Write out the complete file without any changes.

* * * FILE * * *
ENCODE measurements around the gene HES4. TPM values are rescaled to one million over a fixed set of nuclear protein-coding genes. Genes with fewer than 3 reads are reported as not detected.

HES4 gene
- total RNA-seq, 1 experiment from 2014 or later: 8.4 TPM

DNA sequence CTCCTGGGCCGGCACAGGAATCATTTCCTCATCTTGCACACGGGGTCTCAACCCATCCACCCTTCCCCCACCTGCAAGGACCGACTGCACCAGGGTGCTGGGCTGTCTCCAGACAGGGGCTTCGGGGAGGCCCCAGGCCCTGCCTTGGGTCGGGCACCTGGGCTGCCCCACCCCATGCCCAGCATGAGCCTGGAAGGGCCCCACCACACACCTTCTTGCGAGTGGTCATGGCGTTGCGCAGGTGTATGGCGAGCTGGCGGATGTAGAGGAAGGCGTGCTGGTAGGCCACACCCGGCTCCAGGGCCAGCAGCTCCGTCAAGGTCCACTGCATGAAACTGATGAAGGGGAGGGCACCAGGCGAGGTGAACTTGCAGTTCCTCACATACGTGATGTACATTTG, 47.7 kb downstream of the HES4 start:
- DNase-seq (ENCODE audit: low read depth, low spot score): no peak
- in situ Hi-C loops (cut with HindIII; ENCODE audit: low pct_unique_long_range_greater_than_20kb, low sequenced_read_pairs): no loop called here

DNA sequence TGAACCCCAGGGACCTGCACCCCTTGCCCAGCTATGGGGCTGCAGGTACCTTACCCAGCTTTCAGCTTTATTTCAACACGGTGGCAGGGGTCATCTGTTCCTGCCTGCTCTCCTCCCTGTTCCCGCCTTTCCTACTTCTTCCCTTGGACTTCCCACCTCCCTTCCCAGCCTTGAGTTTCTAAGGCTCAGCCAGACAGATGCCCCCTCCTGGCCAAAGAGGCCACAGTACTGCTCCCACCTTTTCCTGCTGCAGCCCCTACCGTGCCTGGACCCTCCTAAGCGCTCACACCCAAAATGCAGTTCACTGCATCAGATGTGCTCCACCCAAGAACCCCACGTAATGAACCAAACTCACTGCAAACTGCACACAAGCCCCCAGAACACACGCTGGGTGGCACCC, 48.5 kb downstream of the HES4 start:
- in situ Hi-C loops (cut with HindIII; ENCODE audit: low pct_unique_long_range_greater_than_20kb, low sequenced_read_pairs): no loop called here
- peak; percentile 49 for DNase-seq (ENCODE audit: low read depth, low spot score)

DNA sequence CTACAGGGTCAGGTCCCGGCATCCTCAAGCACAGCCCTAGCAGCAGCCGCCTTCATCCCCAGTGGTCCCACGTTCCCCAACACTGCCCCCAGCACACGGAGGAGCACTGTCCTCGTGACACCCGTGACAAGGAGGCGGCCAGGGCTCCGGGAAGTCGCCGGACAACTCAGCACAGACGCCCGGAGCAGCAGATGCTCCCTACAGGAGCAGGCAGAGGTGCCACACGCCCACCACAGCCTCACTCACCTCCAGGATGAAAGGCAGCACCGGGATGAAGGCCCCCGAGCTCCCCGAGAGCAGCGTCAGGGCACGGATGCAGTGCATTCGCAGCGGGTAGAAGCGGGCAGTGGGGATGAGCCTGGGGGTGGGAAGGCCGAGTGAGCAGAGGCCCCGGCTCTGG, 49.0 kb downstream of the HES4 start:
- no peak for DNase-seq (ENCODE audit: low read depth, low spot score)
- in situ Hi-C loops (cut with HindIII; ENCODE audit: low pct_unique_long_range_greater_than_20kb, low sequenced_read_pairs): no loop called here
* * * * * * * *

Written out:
ENCODE measurements around the gene HES4. TPM values are rescaled to one million over a fixed set of nuclear protein-coding genes. Genes with fewer than 3 reads are reported as not detected.

HES4 gene
- total RNA-seq, 1 experiment from 2014 or later: 8.4 TPM

DNA sequence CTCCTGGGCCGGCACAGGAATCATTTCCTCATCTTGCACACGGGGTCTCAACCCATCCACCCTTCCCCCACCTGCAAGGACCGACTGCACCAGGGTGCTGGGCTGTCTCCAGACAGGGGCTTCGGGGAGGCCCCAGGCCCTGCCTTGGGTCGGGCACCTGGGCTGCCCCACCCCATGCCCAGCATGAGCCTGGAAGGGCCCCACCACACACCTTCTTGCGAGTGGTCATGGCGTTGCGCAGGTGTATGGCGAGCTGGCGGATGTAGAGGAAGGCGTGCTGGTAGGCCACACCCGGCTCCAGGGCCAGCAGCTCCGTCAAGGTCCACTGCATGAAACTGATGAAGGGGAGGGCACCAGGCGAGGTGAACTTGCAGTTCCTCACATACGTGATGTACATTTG, 47.7 kb downstream of the HES4 start:
- DNase-seq (ENCODE audit: low read depth, low spot score): no peak
- in situ Hi-C loops (cut with HindIII; ENCODE audit: low pct_unique_long_range_greater_than_20kb, low sequenced_read_pairs): no loop called here

DNA sequence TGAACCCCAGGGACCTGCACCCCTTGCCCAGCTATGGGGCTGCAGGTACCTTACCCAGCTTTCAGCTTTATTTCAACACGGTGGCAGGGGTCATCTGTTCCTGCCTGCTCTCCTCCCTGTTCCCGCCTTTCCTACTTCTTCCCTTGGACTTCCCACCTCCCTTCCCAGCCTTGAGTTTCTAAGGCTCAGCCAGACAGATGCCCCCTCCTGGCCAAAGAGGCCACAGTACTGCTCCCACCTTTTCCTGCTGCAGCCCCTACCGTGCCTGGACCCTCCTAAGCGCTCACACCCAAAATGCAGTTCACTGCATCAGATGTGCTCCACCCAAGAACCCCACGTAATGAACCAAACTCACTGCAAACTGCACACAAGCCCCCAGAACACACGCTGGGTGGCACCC, 48.5 kb downstream of the HES4 start:
- in situ Hi-C loops (cut with HindIII; ENCODE audit: low pct_unique_long_range_greater_than_20kb, low sequenced_read_pairs): no loop called here
- peak; percentile 49 for DNase-seq (ENCODE audit: low read depth, low spot score)

DNA sequence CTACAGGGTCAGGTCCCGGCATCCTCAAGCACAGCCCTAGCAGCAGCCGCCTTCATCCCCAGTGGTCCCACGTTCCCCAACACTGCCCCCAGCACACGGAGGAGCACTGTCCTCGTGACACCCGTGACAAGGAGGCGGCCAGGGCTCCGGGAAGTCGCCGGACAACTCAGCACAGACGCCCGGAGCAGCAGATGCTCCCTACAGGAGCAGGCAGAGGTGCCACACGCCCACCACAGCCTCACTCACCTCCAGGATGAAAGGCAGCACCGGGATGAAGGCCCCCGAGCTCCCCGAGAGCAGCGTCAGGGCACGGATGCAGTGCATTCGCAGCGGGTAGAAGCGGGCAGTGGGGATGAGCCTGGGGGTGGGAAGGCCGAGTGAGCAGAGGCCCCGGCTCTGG, 49.0 kb downstream of the HES4 start:
- no peak for DNase-seq (ENCODE audit: low read depth, low spot score)
- in situ Hi-C loops (cut with HindIII; ENCODE audit: low pct_unique_long_range_greater_than_20kb, low sequenced_read_pairs): no loop called here